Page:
Rose Kelleher, Bundle o' Tinder



Foreword by Richard Wilbur
(Judge of the Anthony Hecht Poetry Prize, 2007)

88 pp,  ISBN: 978-1904130-33-8, £7.99 (paperback only),  
Publication, November 1st 2008

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A note about Bundle o' Tinder

From an acerbic poem on the subject of poetry competitions to a touching meditation on what might once have been a Neanderthal's flute, from a light-hearted meditation on the origins of ticklishness to a measured account of her reaction on first hearing about 9/11, Rose Kelleher's Bundle o' Tinder is a debut collection of unusual thematic diversity. It is also a collection of unusual formal resourcefulness, written by a poet immersed in tradition but not in thrall to it.
he judge’s foreword


A note on Rose Kelleher

Rose Kelleher was born in 1964, grew up in Massachusetts and earned her B.A. in English at UMass Boston. She has worked as a technical writer and programmer, and authored four computer books and numerous technical articles. Since rediscovering poetry in recent years, she has published poems and essays in a variety of magazines – including Anon, Atlanta Review, the Dark Horse, First Things, iota, Measure, the Shit Creek Review, Snakeskin and Verse Daily – and been nominated twice for the Pushcart Prize. She lives with her husband in Gaithersburg, Maryland.

To read a recent interview with the author, please click on the link below:

For more information, please visit Ms Kelleher's website at:




Praise for Bundle o' Tinder

"Rose Kelleher’s poems are everywhere the work of a sharp intelligence, a good heart, and a great technical gift ... Bundle o’ Tinder is a thoughtful book ... of wide reference and observation. It is very unlike the claustrally personal work of which one sees too much at present; at the same time, it is strongly personal, in the sense that its tone and vision are distinctive and recognizable. This is that rare thing, a first book in which the poet’s voice has been fully found.” – Richard Wilbur (from the judge's foreword)

“Rose Kelleher has an assured voice and mastery of technique, but hers is not cozy, complacent poetry. It is non-conformist. Living, and organic, it grapples with reality in unpredictable and often uncomfortable ways.” – Paul Stevens, Editor, The Shit Creek Review

“This collection presents a naturally gifted writer who has taken care and pleasure in becoming consummate in craft. Everywhere there is the striking content, the surprising development and the deft phrase-making that distinguishes a poet not just of power and skill, but of grace.” – Mike Stocks, Editor, Anonted alike.

Reviews of Bundle o' Tinder


Iota, 85, August 2009

I must turn to another collection, Rose Kelleher's Bundle o' Tinder. This book won the Anthony Hecht Poetry Prize for 2007. Richard Wilbur has contributed a foreword of glowing praise. I can only agree, humbly. This first collection is a revelation. Here is the ending of the first poem, 'Asperger's Muse', about a boy who chants numbers, remembered and reproduced by Kelleher:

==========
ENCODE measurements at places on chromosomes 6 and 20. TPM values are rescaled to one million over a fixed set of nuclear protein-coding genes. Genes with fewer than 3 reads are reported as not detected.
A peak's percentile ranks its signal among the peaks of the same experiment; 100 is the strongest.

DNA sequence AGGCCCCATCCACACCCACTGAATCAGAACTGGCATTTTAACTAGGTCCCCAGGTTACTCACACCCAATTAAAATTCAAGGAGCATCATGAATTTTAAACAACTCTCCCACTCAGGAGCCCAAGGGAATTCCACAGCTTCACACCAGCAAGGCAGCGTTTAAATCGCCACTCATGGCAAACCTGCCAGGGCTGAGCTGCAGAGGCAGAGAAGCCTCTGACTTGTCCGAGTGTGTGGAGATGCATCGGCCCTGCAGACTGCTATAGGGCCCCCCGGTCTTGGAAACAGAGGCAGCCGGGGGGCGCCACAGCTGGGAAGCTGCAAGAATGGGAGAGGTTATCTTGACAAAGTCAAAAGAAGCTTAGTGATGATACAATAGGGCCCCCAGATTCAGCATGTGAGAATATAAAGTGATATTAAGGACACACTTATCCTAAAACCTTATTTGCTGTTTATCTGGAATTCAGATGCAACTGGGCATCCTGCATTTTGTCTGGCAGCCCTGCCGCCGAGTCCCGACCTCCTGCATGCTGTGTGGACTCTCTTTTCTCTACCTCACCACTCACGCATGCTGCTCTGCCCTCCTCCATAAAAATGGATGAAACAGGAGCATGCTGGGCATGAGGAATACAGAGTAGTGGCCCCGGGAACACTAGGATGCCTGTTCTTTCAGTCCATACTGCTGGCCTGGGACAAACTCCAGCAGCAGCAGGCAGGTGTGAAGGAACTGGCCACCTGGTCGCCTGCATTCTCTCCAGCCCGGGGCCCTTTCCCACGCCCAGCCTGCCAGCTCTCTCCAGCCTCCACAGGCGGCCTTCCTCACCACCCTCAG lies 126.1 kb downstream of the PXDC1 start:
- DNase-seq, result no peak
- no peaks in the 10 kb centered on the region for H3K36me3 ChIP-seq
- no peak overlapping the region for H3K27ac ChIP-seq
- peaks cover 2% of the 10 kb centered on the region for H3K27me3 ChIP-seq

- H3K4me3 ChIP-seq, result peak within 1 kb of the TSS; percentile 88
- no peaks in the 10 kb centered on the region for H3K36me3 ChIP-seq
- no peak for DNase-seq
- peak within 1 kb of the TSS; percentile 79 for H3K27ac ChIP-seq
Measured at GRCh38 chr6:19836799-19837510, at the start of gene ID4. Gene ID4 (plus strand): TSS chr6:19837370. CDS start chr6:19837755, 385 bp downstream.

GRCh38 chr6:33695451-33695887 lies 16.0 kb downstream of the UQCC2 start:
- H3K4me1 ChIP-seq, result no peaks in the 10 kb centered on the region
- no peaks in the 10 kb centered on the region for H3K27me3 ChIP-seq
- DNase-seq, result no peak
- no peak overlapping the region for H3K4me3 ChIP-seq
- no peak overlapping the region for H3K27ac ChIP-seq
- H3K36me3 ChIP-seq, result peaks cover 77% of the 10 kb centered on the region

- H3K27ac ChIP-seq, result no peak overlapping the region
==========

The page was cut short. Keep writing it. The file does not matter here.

Seeking spoken sanctuary
in the perfect circle’s key,
he draws a closed perimeter
around himself; and though I cannot
understand the tongue he speaks,
I know he sings a hymn to something
steady, central, infinite.

The short, delicately rhymed lines settle into a hypnotic, falling rhythm, like a Shakespearian charm. Kelleher's own reverent listening entrances the reader. This is the slow fuse of poetry, from patient technical tricks to vision.

'Asperger's Muse' opens into celebration, but Kelleher's poems frequently close with hint and menace. A quiet list of the features of a school ends with 'the rectangle' (also the poem's title) 'where Father Geoghan's portrait used to hang'. In 'Famine Ship', the memory of a slaver begins to unfold, also in a tense final line:

the freight we carried twenty years ago.

The poem has done its work. The line sinks into the reader's mind, igniting echo and story. One of Kelleher's strengths is her remarkable ability to confront two worlds, as in 'Not Our Dog', the story of an adoption:

and the dog
growls low in its throat, and bares its teeth at me
while I choose curtains for the nursery.

Kelleher's is a tough, colloquial voice. Her outspoken poem 'Lourdes' addresses the sacred place as a fallible person: 'You're hard to get to/ and can't fix everything'. But she is not afraid, finally, to expose her own desire: 'Cure my doubt.' Kelleher's short lines are excellent, an unshowy proof of strength.

My praise for Kelleher acquired a colleague for this review. My husband, sceptical about the worth of much new poetry, read the whole of Bundle o' Tinder, captivated by its humour and by the delicate, playful sensuousness of 'How Ticklishness Evolved':

whose touch was feather-soft before it stung.

I was particularly moved by 'Neanderthal Bone Flute', which shows a rather different Kelleher, eloquent and bare. Her work does not depend upon lush adjectives but upon an inner vision overflowing into sound, as the syllables at this poem's close overflow the measure of the traditional sonnet:

Let bone be flute, the music in our marrow.

The poem is its own music, but in hoping that the Neanderthal musician might be our ancestor, Kelleher, as she admits, defies the taut subject heading for this poem, 'Science'. Yet she is often adept at integrating science into her poetry and her vision. 'Impulse' refers to synapse and robot before - without contradiction - 'The spirit moves'.